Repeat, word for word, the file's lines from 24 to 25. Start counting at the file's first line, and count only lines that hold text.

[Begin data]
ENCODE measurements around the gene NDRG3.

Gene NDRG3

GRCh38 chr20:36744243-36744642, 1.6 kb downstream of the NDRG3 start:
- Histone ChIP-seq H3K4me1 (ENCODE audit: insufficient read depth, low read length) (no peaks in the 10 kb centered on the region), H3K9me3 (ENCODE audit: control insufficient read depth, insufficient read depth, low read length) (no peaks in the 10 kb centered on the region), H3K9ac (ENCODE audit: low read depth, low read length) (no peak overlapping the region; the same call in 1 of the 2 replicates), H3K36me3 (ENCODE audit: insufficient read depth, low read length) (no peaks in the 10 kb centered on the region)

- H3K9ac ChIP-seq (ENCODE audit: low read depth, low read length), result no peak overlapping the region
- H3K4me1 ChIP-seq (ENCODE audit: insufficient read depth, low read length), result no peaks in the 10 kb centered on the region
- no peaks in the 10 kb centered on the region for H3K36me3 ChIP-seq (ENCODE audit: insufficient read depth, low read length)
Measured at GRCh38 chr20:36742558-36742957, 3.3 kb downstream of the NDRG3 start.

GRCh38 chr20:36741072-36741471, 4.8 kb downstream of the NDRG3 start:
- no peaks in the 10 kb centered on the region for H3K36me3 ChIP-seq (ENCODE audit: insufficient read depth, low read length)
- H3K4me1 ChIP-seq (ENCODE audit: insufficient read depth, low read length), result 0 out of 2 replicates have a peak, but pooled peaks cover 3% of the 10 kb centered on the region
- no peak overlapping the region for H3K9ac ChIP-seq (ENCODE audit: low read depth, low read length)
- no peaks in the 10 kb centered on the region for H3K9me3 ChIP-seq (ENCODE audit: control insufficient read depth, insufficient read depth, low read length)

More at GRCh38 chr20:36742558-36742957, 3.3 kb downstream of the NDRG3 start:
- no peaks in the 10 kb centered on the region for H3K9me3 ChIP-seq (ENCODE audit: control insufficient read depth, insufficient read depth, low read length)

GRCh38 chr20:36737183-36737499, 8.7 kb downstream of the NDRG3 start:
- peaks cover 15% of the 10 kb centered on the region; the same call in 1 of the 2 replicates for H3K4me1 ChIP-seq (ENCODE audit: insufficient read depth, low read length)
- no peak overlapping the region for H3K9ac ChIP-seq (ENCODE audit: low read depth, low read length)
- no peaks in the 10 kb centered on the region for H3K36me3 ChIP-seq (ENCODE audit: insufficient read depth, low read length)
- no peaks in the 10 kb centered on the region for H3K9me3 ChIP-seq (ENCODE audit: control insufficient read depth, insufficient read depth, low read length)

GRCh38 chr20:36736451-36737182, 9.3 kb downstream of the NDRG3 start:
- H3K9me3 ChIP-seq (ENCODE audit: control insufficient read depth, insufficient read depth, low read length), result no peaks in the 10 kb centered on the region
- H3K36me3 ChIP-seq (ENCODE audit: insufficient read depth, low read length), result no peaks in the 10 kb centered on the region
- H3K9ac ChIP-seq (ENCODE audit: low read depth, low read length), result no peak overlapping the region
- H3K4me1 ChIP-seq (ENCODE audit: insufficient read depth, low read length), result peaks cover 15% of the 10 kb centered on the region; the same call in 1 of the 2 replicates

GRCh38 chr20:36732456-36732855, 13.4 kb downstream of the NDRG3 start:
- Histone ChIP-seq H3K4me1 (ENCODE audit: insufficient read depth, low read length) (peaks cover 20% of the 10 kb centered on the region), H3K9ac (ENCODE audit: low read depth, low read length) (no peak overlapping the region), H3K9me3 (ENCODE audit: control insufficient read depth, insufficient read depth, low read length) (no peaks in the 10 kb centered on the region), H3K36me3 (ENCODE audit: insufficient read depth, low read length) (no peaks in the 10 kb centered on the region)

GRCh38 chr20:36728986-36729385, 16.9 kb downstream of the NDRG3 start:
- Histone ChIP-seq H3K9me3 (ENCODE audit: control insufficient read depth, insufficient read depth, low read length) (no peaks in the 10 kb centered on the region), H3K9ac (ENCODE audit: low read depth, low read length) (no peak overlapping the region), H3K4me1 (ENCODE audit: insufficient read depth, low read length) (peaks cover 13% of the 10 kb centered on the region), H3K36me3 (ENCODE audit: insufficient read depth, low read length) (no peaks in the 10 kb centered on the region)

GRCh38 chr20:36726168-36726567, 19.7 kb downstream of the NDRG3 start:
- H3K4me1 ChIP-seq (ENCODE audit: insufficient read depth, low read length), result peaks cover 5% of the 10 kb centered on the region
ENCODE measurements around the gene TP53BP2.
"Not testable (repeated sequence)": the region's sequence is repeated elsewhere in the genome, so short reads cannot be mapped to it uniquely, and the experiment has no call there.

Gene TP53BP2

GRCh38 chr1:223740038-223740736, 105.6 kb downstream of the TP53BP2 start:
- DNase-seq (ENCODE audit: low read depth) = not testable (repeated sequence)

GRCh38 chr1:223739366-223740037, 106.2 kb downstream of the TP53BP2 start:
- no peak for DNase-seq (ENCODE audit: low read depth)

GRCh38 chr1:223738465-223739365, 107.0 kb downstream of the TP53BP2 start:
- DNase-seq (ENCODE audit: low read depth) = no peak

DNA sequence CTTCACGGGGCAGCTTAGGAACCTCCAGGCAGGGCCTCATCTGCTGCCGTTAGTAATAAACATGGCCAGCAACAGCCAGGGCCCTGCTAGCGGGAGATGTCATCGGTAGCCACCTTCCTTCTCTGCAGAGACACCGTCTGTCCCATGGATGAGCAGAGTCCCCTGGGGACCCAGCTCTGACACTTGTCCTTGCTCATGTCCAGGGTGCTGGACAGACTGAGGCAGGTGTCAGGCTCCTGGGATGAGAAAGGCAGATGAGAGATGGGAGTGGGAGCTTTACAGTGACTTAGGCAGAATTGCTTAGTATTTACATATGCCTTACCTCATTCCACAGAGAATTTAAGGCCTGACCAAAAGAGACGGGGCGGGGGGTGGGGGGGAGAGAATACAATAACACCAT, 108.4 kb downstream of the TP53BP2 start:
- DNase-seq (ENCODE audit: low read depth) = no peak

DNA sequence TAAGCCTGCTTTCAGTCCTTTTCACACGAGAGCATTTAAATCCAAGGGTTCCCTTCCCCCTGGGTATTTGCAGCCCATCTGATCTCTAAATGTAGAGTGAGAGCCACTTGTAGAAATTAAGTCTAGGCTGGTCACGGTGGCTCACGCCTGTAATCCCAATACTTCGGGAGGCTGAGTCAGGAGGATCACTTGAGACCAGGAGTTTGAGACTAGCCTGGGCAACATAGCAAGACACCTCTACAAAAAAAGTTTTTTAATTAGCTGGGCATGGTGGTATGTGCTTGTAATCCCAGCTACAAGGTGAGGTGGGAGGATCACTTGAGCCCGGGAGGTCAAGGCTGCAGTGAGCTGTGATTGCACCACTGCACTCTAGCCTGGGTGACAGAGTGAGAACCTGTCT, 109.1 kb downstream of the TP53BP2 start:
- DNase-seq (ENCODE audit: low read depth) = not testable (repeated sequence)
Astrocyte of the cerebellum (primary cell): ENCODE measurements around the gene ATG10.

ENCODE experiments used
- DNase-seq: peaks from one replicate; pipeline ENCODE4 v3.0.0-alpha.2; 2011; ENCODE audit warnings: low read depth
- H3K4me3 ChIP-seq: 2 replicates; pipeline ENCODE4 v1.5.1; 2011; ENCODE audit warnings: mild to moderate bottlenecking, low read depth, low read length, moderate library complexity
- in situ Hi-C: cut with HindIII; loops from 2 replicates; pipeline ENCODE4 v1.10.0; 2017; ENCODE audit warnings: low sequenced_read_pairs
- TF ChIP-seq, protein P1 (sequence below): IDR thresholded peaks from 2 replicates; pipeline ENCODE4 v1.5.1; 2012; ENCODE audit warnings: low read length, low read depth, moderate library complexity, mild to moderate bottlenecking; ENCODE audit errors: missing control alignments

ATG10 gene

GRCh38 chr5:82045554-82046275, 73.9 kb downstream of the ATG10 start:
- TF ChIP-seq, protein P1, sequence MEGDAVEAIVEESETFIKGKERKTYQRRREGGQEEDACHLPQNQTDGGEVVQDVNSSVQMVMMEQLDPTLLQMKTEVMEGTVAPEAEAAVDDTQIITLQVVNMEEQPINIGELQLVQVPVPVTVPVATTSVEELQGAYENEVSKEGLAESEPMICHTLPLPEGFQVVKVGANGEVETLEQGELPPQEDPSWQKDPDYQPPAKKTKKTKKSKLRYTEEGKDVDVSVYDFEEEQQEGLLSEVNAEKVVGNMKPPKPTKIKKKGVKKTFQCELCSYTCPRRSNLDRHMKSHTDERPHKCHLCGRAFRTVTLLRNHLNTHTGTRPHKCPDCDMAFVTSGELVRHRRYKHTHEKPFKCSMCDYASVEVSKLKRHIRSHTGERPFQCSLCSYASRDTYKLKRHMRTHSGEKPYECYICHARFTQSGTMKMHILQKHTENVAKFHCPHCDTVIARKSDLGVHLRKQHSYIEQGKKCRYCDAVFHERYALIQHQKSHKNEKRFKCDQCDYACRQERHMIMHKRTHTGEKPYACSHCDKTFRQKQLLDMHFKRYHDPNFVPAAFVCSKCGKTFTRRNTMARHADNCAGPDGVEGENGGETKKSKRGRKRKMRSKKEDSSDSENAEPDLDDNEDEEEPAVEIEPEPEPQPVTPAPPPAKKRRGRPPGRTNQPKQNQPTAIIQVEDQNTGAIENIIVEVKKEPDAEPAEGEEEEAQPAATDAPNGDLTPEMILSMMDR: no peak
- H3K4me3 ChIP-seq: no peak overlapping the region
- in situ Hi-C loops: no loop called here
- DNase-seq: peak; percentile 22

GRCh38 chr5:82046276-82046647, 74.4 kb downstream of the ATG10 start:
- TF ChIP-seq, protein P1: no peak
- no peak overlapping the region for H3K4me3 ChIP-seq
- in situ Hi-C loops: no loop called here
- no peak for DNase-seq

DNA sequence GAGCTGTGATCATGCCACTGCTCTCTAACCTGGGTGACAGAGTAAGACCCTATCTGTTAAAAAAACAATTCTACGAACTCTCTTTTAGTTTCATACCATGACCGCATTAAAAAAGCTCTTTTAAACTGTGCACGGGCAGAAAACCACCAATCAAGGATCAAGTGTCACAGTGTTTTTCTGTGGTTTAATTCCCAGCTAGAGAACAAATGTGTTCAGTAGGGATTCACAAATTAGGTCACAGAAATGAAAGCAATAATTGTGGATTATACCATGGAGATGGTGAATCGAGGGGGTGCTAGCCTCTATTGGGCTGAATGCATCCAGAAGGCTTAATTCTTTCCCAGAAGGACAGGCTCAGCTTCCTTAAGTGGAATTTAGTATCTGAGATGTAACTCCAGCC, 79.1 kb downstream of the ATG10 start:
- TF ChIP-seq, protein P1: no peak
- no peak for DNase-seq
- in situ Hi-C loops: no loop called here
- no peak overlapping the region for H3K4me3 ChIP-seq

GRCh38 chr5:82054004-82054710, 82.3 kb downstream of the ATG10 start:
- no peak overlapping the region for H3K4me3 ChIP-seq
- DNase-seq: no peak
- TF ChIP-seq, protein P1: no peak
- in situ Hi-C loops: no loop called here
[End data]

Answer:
- H3K9ac ChIP-seq (ENCODE audit: low read depth, low read length), result no peak overlapping the region
- H3K4me1 ChIP-seq (ENCODE audit: insufficient read depth, low read length), result peaks cover 15% of the 10 kb centered on the region; the same call in 1 of the 2 replicates